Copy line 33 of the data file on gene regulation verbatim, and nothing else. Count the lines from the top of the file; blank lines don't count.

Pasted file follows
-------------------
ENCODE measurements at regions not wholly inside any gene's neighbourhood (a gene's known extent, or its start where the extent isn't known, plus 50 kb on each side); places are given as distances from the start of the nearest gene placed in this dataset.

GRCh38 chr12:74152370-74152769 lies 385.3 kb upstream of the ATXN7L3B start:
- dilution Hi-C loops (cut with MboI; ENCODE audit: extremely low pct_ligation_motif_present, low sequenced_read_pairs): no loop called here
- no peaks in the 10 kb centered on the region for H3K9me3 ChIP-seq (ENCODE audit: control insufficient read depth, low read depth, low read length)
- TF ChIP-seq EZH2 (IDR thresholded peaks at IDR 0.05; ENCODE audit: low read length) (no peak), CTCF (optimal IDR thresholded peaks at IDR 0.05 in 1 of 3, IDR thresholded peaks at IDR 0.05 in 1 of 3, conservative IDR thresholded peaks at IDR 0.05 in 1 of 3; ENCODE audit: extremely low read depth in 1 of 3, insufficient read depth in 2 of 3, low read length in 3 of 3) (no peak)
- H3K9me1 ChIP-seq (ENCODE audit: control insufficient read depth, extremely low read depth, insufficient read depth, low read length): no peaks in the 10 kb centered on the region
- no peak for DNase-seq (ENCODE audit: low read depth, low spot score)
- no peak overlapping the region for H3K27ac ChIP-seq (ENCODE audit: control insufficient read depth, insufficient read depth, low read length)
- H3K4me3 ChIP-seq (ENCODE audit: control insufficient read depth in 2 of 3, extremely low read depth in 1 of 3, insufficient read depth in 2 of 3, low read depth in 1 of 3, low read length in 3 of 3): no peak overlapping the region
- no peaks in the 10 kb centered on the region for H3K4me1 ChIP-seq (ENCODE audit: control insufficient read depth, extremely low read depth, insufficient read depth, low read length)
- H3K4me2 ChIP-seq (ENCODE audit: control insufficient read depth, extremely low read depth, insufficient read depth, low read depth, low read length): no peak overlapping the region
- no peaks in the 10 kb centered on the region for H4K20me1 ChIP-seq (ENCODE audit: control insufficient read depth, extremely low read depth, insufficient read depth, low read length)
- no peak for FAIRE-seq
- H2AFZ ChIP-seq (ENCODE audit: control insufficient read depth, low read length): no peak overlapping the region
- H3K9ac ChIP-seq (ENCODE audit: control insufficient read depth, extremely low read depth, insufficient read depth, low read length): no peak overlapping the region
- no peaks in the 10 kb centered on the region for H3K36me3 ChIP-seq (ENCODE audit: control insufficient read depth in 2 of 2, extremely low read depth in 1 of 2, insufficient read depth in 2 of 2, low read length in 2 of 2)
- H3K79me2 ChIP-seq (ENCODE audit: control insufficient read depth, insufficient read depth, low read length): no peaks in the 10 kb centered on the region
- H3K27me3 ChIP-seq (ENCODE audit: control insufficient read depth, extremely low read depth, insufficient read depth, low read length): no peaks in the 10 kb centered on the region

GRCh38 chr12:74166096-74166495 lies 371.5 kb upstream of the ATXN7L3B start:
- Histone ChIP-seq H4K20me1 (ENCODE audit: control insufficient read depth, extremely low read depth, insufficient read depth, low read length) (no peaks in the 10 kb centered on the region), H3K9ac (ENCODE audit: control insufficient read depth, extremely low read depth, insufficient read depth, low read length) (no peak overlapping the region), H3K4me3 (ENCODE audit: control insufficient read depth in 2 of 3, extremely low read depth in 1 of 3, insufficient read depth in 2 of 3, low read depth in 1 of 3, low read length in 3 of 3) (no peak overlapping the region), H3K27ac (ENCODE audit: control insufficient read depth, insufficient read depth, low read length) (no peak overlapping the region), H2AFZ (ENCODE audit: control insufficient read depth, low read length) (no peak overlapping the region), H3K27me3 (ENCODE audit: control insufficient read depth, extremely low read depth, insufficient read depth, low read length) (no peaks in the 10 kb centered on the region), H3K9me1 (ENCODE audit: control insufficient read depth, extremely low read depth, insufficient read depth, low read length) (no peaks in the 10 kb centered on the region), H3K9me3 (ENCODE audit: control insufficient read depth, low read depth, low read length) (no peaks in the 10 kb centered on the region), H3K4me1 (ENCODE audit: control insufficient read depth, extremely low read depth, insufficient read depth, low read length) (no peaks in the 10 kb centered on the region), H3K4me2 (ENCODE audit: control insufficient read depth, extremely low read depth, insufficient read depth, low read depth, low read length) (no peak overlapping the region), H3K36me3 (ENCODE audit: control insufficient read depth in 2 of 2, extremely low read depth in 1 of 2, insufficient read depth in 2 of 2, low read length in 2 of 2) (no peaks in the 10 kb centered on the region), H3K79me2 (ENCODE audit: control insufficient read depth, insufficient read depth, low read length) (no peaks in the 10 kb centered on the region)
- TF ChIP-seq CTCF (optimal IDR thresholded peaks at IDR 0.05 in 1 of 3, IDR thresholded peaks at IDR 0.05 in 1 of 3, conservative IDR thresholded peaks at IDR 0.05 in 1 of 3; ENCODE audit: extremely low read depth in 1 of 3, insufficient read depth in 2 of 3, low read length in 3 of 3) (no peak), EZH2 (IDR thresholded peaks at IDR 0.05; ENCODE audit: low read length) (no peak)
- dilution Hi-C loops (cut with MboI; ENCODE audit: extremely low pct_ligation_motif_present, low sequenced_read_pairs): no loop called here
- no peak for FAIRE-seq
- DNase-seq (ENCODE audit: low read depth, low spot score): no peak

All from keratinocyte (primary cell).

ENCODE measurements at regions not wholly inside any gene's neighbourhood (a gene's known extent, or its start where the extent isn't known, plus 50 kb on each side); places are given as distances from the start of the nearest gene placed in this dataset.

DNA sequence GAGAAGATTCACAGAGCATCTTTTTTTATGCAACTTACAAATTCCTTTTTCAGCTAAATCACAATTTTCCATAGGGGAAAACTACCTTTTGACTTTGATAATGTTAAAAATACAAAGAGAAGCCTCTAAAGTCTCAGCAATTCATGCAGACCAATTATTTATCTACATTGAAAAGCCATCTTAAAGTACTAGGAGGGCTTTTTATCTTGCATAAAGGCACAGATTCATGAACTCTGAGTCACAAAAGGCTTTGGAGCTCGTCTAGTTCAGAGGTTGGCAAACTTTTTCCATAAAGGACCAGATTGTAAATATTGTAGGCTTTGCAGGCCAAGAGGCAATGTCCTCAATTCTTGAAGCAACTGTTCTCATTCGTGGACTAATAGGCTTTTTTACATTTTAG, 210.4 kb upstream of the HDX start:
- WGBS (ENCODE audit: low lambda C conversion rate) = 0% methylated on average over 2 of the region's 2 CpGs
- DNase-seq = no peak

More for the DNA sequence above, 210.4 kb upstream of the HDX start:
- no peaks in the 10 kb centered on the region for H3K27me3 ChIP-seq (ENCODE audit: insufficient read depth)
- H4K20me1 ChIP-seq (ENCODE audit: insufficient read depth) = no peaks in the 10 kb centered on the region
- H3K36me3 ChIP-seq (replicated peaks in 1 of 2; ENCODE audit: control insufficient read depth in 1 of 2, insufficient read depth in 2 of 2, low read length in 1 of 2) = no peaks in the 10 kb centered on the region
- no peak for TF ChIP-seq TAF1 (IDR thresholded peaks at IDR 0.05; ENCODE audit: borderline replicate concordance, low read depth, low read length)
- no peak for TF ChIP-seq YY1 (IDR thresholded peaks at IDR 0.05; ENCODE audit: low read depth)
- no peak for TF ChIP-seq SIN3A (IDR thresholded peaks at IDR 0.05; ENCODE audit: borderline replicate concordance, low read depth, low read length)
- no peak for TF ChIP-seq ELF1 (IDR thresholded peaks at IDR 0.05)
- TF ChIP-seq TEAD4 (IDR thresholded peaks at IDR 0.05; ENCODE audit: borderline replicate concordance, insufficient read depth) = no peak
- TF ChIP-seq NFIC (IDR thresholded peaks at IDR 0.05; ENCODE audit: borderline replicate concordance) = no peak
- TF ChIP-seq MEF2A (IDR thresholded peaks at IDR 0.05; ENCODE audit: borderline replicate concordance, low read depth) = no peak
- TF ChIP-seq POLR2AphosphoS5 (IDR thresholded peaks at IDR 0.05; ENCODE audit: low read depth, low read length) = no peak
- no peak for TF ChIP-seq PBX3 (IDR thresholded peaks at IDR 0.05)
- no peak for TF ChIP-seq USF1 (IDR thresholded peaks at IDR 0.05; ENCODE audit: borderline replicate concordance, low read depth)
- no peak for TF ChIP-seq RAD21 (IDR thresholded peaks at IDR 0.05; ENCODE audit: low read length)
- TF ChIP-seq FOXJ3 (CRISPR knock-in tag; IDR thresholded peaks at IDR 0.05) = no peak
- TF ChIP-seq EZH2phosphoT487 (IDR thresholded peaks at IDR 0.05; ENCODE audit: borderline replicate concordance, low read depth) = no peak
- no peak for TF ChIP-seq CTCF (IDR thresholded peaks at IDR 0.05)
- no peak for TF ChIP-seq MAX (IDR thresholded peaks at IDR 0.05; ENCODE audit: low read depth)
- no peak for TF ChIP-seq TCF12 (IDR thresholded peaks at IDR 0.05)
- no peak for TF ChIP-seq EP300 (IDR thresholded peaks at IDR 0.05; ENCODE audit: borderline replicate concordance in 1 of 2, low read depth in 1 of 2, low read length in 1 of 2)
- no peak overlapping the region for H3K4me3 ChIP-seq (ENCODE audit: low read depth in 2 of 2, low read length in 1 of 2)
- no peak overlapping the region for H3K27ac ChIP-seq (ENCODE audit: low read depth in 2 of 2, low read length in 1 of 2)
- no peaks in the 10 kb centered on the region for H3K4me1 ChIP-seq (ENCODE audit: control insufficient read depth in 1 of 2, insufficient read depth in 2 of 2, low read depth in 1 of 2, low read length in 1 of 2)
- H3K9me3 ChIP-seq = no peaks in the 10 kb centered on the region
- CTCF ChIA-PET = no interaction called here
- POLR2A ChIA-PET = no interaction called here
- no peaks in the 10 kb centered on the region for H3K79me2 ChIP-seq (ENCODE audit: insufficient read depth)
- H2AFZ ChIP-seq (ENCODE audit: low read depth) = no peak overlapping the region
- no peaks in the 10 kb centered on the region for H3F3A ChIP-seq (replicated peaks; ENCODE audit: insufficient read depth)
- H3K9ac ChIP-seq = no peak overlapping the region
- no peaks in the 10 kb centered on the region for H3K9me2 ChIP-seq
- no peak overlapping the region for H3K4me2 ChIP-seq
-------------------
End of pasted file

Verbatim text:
- H3K36me3 ChIP-seq (replicated peaks in 1 of 2; ENCODE audit: control insufficient read depth in 1 of 2, insufficient read depth in 2 of 2, low read length in 1 of 2) = no peaks in the 10 kb centered on the region